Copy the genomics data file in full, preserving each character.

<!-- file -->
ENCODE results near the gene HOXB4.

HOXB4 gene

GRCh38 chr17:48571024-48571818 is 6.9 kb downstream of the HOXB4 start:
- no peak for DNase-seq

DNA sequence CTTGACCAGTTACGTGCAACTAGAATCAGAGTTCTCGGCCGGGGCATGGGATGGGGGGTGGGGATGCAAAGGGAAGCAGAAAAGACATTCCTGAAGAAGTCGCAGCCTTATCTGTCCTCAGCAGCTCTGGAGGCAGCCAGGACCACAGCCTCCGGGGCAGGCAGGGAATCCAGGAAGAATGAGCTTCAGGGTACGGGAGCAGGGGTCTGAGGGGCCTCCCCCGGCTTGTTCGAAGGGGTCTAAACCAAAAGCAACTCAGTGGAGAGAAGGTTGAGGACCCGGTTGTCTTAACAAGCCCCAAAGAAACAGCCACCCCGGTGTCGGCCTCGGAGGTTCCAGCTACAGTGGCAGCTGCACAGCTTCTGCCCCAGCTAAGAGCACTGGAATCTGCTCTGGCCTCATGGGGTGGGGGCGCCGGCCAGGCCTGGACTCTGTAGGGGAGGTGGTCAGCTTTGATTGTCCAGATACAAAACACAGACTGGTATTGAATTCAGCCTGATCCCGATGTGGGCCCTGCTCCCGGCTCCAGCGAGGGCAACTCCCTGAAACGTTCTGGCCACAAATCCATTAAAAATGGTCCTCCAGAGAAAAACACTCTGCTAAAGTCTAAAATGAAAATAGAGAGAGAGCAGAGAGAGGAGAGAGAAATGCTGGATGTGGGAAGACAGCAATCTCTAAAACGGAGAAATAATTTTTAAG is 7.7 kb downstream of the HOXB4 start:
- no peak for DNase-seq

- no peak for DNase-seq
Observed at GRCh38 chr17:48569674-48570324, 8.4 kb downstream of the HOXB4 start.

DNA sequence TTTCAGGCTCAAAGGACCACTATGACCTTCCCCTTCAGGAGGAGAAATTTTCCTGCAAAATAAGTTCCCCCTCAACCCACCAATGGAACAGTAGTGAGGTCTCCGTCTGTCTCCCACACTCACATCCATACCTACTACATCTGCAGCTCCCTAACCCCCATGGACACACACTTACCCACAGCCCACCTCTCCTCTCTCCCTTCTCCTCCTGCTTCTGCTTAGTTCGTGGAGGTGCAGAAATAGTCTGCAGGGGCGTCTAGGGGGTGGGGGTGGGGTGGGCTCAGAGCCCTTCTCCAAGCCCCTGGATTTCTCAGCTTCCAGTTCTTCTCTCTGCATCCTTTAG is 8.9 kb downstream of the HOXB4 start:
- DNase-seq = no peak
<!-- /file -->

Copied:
ENCODE results near the gene HOXB4.

HOXB4 gene

GRCh38 chr17:48571024-48571818 is 6.9 kb downstream of the HOXB4 start:
- no peak for DNase-seq

DNA sequence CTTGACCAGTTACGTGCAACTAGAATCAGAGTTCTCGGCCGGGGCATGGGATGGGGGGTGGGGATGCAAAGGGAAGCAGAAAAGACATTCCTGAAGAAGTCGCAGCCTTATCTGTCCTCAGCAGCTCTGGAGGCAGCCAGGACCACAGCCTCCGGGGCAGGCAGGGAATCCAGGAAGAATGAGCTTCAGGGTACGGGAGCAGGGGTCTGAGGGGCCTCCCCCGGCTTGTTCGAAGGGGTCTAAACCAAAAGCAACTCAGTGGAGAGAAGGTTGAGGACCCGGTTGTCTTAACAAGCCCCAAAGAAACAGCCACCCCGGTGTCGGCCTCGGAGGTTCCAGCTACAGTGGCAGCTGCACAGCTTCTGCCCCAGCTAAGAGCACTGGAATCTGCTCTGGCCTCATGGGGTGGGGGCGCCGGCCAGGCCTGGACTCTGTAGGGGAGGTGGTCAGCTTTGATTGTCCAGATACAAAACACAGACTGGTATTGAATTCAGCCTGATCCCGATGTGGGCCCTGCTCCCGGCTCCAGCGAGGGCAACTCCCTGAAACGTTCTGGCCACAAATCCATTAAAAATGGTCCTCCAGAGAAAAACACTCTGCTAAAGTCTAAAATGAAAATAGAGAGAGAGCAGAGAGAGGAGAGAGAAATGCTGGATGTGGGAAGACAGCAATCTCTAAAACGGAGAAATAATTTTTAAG is 7.7 kb downstream of the HOXB4 start:
- no peak for DNase-seq

- no peak for DNase-seq
Observed at GRCh38 chr17:48569674-48570324, 8.4 kb downstream of the HOXB4 start.

DNA sequence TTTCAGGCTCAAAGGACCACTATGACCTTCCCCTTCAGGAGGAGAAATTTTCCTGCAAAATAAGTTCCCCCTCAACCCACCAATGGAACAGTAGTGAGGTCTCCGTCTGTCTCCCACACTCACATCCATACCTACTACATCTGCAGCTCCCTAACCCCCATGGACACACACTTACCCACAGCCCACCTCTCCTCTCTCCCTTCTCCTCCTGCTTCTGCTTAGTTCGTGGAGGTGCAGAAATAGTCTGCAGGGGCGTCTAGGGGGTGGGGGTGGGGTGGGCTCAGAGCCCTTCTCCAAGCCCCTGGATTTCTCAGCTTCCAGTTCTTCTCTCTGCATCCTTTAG is 8.9 kb downstream of the HOXB4 start:
- DNase-seq = no peak